June 6 2022 06:02 AM

Though the technology has been available for a long time, some companies handling critical business documents like bills, statements, notices, or insurance claims are inserting documents into envelopes without the benefit of file-based processing.

File-based processing is a means of telling the inserting system details about the pages to be ingested, the inserts to use, and the packages to construct. The document pages must include a barcode that corresponds to the mailing file data. Today, that's usually a 2D barcode.

If you don’t use file-based inserting, then your barcodes probably control the inserter operation on their own. There’s nothing wrong with this approach. It’s certainly better than running mail without controls. But a barcode-only approach won’t provide the level of integrity and visibility demanded by most mail customers today.

File-based processing was once available only for large “big iron” types of inserting platforms. Now this functionality is built into mail inserting equipment designed for smaller volumes, making the technology available to mailers of any size.

What’s the Difference?

Mail machine barcodes come in three varieties and control the inserting equipment in different ways.

1. OMR – Optical mark recognition, or OMR, is a set of horizontal or vertical lines that was the original barcoding method for automated mail inserting. With OMR you can group pages to be inserted into a single envelope, control which pre-printed inserts are fed, divert filled envelopes away from the main mail stream, edge-mark envelopes, and more.

Most shops have replaced OMR with more advanced systems, but some legacy jobs may still use this method.

The big drawback to OMR is its reliance solely on page marks to control mail piece integrity. Because no outside reference exists, an inserting machine may not detect a missing page from a customer’s account statement. Also, because OMR does not identify the account number, you can accidentally insert page three from one customer’s document into a different customer’s envelope, should the pages get out of sequence.

2. Standalone Linear or 2D Barcodes – Barcodes can contain more information than OMR hash marks, so they offer more control over the inserting process. A barcode can include a sequence number, for example, that allows the inserter to stop if a page is missing. However, this method still has limited functionality for piece identification.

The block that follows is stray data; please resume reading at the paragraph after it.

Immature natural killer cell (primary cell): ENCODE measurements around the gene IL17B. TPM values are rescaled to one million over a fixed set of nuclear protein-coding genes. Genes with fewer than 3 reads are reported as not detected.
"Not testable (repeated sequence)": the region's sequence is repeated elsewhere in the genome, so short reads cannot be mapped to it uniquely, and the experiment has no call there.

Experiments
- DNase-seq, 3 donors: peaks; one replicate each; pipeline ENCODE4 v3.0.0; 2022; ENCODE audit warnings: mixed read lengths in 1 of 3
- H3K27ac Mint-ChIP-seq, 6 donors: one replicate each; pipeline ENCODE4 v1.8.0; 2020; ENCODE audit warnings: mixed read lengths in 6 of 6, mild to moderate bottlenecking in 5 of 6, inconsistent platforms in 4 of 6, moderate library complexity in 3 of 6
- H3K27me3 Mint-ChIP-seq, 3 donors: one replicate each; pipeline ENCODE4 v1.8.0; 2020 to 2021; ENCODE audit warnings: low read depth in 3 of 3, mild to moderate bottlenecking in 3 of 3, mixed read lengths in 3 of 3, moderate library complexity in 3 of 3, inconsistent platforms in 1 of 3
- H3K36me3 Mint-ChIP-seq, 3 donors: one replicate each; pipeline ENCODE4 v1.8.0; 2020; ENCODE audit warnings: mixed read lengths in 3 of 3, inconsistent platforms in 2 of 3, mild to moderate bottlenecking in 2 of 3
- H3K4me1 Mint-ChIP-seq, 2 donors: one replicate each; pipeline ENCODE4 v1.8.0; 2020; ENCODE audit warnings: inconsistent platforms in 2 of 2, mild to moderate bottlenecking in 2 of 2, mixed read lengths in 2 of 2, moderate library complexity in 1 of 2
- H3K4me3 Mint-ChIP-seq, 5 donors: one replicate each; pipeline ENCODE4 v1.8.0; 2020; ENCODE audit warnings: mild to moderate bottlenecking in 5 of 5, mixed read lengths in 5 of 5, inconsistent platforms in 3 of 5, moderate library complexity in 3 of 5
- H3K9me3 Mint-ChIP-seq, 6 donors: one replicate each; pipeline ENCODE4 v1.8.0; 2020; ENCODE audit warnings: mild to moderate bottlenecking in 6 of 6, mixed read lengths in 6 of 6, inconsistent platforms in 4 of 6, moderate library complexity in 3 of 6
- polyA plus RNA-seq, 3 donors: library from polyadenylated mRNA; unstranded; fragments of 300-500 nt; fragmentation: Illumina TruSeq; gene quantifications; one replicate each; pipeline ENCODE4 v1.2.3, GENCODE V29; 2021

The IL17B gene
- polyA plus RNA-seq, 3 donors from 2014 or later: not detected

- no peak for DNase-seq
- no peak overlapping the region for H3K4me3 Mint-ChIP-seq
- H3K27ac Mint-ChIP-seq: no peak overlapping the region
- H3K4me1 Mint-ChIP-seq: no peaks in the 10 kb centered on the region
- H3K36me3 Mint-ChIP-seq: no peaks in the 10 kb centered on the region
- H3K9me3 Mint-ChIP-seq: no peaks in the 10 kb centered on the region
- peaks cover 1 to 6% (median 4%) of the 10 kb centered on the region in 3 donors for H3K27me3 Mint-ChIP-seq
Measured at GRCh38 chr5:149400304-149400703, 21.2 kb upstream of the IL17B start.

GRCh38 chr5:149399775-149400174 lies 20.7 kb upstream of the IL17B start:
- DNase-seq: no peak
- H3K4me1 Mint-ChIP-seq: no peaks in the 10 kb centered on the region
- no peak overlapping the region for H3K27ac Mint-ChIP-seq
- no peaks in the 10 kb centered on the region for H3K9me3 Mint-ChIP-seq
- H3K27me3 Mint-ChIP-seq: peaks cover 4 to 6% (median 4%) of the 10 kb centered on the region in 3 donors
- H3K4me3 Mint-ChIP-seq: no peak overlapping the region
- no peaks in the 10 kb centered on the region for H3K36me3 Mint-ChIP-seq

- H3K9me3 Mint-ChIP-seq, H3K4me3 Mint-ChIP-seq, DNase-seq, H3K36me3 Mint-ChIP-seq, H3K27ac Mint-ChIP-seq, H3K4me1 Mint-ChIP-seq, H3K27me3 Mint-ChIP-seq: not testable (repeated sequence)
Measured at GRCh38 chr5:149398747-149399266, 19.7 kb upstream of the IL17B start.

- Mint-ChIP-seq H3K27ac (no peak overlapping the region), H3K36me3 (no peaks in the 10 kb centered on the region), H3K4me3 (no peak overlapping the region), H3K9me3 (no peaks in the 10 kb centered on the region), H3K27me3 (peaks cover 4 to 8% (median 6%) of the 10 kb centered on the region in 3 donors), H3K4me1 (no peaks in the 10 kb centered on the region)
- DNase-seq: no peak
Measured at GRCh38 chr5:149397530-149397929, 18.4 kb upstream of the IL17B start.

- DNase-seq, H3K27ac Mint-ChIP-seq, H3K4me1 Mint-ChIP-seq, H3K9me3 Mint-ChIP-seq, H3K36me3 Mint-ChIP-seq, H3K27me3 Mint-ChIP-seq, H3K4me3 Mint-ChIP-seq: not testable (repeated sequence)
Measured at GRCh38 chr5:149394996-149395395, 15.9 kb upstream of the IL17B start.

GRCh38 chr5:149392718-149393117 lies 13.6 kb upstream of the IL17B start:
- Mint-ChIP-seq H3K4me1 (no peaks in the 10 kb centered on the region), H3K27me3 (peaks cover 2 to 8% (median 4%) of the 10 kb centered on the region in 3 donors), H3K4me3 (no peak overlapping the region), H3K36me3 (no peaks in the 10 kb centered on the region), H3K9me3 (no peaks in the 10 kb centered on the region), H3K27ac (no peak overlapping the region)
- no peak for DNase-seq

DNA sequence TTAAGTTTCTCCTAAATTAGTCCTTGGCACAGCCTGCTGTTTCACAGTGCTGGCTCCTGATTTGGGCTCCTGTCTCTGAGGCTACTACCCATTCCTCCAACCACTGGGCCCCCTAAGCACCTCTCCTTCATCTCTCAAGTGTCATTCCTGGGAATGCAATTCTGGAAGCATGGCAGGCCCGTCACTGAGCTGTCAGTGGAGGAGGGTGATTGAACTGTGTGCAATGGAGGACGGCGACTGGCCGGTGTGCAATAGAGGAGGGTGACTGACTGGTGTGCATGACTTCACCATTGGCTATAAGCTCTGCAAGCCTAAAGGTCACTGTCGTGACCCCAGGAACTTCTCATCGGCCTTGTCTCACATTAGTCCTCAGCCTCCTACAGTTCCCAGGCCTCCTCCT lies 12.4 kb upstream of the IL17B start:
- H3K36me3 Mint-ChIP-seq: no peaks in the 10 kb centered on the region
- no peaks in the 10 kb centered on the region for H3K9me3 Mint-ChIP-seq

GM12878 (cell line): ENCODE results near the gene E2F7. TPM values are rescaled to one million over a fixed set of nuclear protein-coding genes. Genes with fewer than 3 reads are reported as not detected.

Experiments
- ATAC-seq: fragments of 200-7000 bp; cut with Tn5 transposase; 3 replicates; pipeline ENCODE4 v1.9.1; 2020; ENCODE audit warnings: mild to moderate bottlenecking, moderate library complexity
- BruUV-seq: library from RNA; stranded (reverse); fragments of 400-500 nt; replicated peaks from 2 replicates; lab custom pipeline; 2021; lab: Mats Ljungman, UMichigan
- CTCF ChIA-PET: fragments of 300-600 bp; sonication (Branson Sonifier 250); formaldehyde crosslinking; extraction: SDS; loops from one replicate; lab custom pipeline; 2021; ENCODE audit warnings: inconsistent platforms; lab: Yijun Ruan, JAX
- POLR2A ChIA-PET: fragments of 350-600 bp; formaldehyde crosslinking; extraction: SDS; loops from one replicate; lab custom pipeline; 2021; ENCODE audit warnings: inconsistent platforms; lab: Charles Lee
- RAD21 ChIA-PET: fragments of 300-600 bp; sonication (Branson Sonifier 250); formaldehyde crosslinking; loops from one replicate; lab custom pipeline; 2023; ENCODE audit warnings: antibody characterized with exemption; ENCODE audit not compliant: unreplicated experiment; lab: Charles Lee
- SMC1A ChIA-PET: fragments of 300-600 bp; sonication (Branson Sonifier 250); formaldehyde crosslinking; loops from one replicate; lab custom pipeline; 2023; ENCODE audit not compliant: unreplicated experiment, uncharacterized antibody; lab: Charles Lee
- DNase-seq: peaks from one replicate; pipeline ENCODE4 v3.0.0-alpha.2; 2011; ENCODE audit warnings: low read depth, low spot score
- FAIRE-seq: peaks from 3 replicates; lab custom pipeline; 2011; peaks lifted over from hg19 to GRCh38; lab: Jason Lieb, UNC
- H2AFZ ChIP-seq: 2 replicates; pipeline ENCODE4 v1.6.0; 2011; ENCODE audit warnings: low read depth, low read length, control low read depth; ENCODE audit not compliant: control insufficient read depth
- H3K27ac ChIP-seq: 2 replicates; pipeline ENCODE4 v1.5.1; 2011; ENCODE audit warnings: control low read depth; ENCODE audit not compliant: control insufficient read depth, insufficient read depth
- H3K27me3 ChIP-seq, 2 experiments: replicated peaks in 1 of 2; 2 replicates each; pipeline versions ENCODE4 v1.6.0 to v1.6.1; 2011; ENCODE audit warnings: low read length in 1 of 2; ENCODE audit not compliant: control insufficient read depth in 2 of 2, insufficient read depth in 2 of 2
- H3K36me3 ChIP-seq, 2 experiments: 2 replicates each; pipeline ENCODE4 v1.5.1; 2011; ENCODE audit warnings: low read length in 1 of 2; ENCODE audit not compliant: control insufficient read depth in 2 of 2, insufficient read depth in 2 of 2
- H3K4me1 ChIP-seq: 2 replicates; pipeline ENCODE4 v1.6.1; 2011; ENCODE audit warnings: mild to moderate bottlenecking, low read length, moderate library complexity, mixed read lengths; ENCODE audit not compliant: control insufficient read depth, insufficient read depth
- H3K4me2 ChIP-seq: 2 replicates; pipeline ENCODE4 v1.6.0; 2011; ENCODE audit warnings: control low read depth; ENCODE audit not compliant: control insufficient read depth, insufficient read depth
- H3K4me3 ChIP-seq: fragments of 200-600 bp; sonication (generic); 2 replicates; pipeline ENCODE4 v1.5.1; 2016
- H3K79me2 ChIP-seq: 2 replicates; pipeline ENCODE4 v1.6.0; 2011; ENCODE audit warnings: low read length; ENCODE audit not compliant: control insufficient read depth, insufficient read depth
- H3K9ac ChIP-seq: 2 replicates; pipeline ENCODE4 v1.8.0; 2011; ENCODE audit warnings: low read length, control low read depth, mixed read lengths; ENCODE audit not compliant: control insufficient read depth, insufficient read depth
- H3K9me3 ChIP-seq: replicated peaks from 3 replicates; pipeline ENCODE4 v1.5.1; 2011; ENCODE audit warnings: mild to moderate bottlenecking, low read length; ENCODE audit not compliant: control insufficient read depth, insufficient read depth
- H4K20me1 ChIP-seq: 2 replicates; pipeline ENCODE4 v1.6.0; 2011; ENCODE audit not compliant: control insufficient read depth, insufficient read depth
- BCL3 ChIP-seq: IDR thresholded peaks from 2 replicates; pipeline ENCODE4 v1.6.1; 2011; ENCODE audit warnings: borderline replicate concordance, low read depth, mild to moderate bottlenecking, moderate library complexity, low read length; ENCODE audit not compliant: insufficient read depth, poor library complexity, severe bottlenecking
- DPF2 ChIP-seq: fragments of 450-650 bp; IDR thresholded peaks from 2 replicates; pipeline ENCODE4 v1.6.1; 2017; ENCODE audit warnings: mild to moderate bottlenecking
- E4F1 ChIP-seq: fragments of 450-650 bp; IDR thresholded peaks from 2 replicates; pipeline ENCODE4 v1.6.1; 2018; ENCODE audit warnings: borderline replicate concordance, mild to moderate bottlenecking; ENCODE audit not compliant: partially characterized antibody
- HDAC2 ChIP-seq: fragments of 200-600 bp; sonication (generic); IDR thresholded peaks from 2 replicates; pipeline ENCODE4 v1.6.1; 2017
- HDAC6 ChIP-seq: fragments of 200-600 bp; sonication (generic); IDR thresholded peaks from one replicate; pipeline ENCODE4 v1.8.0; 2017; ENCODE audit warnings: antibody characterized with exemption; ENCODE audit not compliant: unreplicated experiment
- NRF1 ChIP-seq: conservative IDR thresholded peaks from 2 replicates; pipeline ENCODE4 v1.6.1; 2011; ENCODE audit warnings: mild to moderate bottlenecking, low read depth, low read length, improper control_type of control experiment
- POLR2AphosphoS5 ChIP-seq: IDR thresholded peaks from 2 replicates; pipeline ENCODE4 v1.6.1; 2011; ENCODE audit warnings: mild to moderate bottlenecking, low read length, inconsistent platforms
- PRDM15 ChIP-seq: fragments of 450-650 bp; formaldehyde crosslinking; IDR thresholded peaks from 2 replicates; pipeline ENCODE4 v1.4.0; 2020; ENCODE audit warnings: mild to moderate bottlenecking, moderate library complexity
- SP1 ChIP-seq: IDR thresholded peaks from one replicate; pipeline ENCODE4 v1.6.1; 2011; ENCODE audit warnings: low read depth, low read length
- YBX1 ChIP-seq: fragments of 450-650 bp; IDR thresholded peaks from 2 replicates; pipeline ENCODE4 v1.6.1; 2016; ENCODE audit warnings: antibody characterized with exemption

Standalone barcodes may not track or record the status of individual mail pieces, but some shops print a 2D barcode containing a sequence number that shows through the envelope window. This allows you to verify the completion of each mail piece in the job and catch instances of double-stuffed envelopes.

3. File-Based Processing – As documents are composed for print, software creates a corresponding file to be downloaded to the inserting system when the job is run. This file tells the inserter what to expect as it feeds documents into the system, how to handle them, and allows for inserting platforms to record the disposition of each page and mail piece.

As the job runs on the inserter, software typically records the processing or rejection of each individual mail piece. Individual piece-tracking allows mail service providers to respond to audits or customer inquiries.

Because the inserter control file contains information about individual mail pieces, this method allows for last-minute pulls. A customer can request that a document be removed from the mailing, even after the material has been printed. The barcode on the mail piece references the information in the inserter control file, which can be altered if necessary.

Variable data envelope printing is made possible with file-based processing. You can use closed-face envelopes and print address blocks or variable outside envelope messages based on information in the inserter control file. File-based processing also enables touch-and-toss policies, where a jam requiring operator intervention results in mail piece rejection and automatic reprinting.

Industry regulations or customer privacy policies may require mail service providers and inplant mail centers to account for the handling and disposition of every piece of mail they process. Customers expect you to respond to their inquiries with documented evidence. You can’t do this adequately without some form of file-based processing for your inserting operation.

Many years ago, I predicted that more stringent controls for mail processing would be a requirement for mail service providers (see “OMR – A Blast from the Past"). Those days are definitely here. I can’t imagine a competitive situation where a mailing company without the sophisticated process-tracking and controls offered by file-based processing would win the business. Like many other technological advances made in this industry over the years, file-based processing has become a minimum requirement.

Mike Porter at Print/Mail Consultants creates content for the document industry and helps document operations build and implement strategies for future growth and competitiveness. Learn more about his services at www.printmailconsultants.com and www.pmccontentservices.com. Follow @PMCmike on Twitter, or send him a connection request on LinkedIn.